Most pastors say they preach the truth. The Rev. William Barber also delivers sermons on another topic: “the trick.”
The trick is Barber’s term for something that he describes as a weapon of mass distraction. It stymied the leaders of the populist movement in late 19th century. It vexed union leaders who promoted workers’ solidarity. The Rev. Martin Luther King Jr. died trying to beat the trick.
The trick is when white politicians persuade poor white working class people that the source of their pain is people of color, immigrants and other scapegoats, says Barber, who rose to national fame after helping lead Moral Mondays, a social justice movement formed in North Carolina.
“You have to show them the trick,” says Barber, his rich, baritone shifting into preaching mode when asked how he would address this challenge.
“The majority of people in this country who are poor are white people. You have to undermine the trick and say, ‘Listen, you want a living wage, but the people you voted for don’t want a living wage. You’re upset that you don’t have health care. Guess what, black and Latino people aren’t your problems. It’s the people who are voting against health care.’ “
Barber’s message worked in North Carolina, and now he and others are taking it nationally on Monday to revive King’s boldest crusade: the Poor People’s Campaign.
The campaign is calling for thousands of cooks and cashiers to walk off their jobs Monday and join protests in two dozen cities. A march is planned in Memphis, Tennessee, retracing the route King took during his fateful last campaign. And six weeks of “direct action and nonviolent civil disobedience” are planned starting May 13, Mother’s Day.
Behind the flurry of events, this new campaign could provide an answer to a question that has long tantalized historians and activists: What if King had lived to see his Poor People’s Campaign through. Could it have worked?
It was certainly daring enough. King and his staff were mobilizing an interracial army to occupy Washington much like Occupy Wall Street set up camp in New York’s financial district in 2011. He had recruited impoverished white residents of Appalachia, Latino farm workers from California and impoverished blacks from Mississippi. It was a Rainbow Coalition before the term was even coined.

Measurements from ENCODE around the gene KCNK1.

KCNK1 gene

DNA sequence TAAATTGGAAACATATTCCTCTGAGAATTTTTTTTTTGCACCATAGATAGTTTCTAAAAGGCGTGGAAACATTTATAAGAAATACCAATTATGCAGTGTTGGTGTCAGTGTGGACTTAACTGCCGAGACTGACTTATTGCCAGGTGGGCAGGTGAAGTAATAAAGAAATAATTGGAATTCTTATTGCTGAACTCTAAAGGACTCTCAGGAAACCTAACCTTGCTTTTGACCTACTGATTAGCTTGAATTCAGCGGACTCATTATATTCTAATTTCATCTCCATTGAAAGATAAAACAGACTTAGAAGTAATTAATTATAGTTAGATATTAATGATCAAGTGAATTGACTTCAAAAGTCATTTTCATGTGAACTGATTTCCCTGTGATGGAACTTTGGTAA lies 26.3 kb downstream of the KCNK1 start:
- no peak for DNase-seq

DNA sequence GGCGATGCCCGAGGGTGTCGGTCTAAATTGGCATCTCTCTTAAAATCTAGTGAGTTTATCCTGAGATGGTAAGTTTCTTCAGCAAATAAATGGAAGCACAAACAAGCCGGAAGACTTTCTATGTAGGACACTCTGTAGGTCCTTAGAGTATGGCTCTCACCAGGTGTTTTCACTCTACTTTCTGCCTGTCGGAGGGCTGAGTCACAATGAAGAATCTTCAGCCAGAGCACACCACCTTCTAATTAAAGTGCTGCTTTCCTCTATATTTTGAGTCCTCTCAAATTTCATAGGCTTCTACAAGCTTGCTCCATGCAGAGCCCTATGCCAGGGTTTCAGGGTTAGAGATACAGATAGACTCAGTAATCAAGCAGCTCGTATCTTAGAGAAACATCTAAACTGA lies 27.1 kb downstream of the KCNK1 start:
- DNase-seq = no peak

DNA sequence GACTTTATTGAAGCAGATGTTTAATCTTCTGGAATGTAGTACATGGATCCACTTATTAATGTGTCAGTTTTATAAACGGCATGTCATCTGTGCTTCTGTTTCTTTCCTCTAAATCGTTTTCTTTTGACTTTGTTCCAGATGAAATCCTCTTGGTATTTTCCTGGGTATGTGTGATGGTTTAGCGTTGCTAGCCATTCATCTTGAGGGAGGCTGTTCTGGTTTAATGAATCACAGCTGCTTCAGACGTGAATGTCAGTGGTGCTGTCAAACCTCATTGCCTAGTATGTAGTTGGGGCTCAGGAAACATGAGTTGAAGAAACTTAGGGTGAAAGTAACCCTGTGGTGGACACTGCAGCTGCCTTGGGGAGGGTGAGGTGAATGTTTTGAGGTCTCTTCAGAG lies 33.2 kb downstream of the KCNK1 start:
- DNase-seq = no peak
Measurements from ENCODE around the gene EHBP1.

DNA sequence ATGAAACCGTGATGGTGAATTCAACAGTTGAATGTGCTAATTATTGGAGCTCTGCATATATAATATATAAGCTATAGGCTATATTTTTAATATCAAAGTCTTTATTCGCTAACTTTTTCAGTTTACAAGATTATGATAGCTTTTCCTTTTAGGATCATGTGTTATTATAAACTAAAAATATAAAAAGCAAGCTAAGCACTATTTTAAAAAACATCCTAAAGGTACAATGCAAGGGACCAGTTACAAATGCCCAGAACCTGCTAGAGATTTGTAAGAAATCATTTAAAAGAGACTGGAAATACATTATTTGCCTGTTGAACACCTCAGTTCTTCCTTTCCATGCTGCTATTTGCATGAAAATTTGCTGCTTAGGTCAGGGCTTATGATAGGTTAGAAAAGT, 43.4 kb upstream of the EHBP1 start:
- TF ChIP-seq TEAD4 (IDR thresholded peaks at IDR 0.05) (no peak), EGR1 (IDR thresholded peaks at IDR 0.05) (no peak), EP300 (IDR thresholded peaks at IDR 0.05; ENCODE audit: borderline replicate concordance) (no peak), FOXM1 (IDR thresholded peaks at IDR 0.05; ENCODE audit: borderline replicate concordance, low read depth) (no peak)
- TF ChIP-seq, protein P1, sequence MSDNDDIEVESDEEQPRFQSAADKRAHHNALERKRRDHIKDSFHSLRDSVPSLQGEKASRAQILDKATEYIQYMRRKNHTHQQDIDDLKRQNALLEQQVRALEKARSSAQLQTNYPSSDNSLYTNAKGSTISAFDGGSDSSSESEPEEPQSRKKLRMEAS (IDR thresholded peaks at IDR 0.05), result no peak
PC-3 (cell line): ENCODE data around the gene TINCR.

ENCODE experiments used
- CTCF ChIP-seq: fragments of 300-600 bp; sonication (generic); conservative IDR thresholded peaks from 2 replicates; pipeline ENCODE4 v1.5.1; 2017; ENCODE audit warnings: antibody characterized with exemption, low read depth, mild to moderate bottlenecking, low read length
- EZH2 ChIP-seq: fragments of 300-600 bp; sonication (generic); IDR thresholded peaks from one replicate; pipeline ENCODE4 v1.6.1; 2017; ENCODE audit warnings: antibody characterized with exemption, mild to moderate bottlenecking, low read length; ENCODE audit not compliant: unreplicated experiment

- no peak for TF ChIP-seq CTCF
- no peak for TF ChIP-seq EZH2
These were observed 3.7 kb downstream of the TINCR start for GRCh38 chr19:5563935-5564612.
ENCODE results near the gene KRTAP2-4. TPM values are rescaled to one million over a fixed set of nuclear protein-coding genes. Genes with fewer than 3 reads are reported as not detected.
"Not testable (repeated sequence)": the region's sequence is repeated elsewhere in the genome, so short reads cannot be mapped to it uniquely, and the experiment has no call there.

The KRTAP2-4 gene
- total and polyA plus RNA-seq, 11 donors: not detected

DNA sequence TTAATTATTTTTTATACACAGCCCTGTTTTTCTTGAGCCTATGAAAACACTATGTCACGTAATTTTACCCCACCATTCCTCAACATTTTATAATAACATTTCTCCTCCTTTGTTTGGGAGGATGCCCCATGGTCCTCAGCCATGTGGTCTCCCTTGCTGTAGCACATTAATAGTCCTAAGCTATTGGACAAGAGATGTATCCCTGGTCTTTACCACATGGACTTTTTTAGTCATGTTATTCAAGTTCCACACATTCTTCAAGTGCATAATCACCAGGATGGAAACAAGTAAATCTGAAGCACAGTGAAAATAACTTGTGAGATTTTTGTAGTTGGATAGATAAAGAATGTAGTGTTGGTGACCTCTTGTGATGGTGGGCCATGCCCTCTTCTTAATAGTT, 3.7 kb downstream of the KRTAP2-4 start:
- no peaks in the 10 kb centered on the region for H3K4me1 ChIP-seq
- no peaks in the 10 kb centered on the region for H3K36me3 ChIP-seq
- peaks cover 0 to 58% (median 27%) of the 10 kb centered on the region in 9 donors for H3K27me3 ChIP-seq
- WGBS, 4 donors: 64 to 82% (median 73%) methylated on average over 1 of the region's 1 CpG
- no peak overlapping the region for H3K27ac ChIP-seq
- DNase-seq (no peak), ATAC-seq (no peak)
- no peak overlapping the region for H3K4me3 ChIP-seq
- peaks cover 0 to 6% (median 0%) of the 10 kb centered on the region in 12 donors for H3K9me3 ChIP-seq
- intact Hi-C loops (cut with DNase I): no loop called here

The campaign disintegrated, though, after King was assassinated in Memphis on April 4, 1968, while supporting a strike of black sanitation workers. The new Poor People’s Campaign will follow part of the blueprint of King’s old campaign, Barber says: build a movement across racial lines and across an array of issues.
Call the new poor people’s movement a civil rights campaign, though, and Barber immediately pounces.
“That language is too puny – it’s designed to divide,” he says. “We didn’t build a white movement or a black movement [in North Carolina]. We built a moral movement.”
The new campaign is supported by one of the nation’s largest unions, the Service Employees International Union. The union has provided much of the organizational muscle and money behind the Fight for $15 campaign, which has helped organize fast-food workers across the nation and persuaded many states and cities to raise their minimum wage.
Mary Kay Henry, the international president of the SEIU, says her union has committed to the new Poor People’s Campaign beyond this year. She is already talking about how it could help mobilize voters for the 2020 presidential election.
Henry also alluded to “the trick.” Some say unions do a better job of inoculating white members from racist appeals because they promote relationships among people of different races. Henry evoked this tradition.
“White working people, when they are in relationship in union organizations, understand that we all have to join together to lift things up,” she says.
Even if King survived, some historians say the original Poor People’s Campaign would have floundered because the nation had turned away from King and the poor by 1968. The terrain in Washington may be more difficult this time, with inequality even worse now than when King was alive.
Barber, though, doesn’t sound daunted. Social justice movements rarely start out as popular campaigns, he says. When the abolitionist movement first mobilized against slavery, the slave-holding states in America held sway in Washington. When King marched for voting rights in 1965, Congress and the President didn’t want to act on the issue, he says.
“If people in the civil rights movement had waited until people were with them,” Barber says, “they would have waited forever.”